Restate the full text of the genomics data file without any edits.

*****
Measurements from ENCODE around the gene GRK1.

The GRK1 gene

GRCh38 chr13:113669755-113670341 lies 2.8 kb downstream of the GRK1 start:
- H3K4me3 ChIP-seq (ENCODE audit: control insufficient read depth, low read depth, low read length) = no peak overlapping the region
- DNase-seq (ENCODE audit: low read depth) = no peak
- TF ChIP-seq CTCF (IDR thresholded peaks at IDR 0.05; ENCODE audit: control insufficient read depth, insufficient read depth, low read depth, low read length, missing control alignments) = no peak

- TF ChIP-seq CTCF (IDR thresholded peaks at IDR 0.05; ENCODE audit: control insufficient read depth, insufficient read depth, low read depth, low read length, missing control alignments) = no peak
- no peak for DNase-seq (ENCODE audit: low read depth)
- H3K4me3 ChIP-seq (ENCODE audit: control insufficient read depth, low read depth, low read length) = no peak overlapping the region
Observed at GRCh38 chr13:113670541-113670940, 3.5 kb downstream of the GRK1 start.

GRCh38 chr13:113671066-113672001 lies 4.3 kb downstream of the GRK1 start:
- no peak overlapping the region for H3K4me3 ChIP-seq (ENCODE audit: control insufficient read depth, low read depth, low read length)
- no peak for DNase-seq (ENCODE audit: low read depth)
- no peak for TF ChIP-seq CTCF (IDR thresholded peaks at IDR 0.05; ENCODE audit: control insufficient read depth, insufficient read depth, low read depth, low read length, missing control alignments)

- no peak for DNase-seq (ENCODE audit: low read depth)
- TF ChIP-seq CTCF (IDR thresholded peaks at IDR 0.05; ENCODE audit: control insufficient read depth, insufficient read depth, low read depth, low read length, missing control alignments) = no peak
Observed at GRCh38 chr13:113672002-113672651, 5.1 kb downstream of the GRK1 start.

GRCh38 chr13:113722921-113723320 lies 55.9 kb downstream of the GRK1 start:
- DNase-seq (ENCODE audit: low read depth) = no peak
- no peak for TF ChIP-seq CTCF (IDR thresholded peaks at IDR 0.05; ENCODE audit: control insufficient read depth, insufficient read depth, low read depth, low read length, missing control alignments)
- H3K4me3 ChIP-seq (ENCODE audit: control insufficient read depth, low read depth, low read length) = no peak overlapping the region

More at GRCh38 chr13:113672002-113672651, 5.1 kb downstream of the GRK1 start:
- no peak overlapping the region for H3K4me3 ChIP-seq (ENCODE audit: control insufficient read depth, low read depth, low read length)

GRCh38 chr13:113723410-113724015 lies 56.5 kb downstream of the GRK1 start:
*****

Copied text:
Measurements from ENCODE around the gene GRK1.

The GRK1 gene

GRCh38 chr13:113669755-113670341 lies 2.8 kb downstream of the GRK1 start:
- H3K4me3 ChIP-seq (ENCODE audit: control insufficient read depth, low read depth, low read length) = no peak overlapping the region
- DNase-seq (ENCODE audit: low read depth) = no peak
- TF ChIP-seq CTCF (IDR thresholded peaks at IDR 0.05; ENCODE audit: control insufficient read depth, insufficient read depth, low read depth, low read length, missing control alignments) = no peak

- TF ChIP-seq CTCF (IDR thresholded peaks at IDR 0.05; ENCODE audit: control insufficient read depth, insufficient read depth, low read depth, low read length, missing control alignments) = no peak
- no peak for DNase-seq (ENCODE audit: low read depth)
- H3K4me3 ChIP-seq (ENCODE audit: control insufficient read depth, low read depth, low read length) = no peak overlapping the region
Observed at GRCh38 chr13:113670541-113670940, 3.5 kb downstream of the GRK1 start.

GRCh38 chr13:113671066-113672001 lies 4.3 kb downstream of the GRK1 start:
- no peak overlapping the region for H3K4me3 ChIP-seq (ENCODE audit: control insufficient read depth, low read depth, low read length)
- no peak for DNase-seq (ENCODE audit: low read depth)
- no peak for TF ChIP-seq CTCF (IDR thresholded peaks at IDR 0.05; ENCODE audit: control insufficient read depth, insufficient read depth, low read depth, low read length, missing control alignments)

- no peak for DNase-seq (ENCODE audit: low read depth)
- TF ChIP-seq CTCF (IDR thresholded peaks at IDR 0.05; ENCODE audit: control insufficient read depth, insufficient read depth, low read depth, low read length, missing control alignments) = no peak
Observed at GRCh38 chr13:113672002-113672651, 5.1 kb downstream of the GRK1 start.

GRCh38 chr13:113722921-113723320 lies 55.9 kb downstream of the GRK1 start:
- DNase-seq (ENCODE audit: low read depth) = no peak
- no peak for TF ChIP-seq CTCF (IDR thresholded peaks at IDR 0.05; ENCODE audit: control insufficient read depth, insufficient read depth, low read depth, low read length, missing control alignments)
- H3K4me3 ChIP-seq (ENCODE audit: control insufficient read depth, low read depth, low read length) = no peak overlapping the region

More at GRCh38 chr13:113672002-113672651, 5.1 kb downstream of the GRK1 start:
- no peak overlapping the region for H3K4me3 ChIP-seq (ENCODE audit: control insufficient read depth, low read depth, low read length)

GRCh38 chr13:113723410-113724015 lies 56.5 kb downstream of the GRK1 start: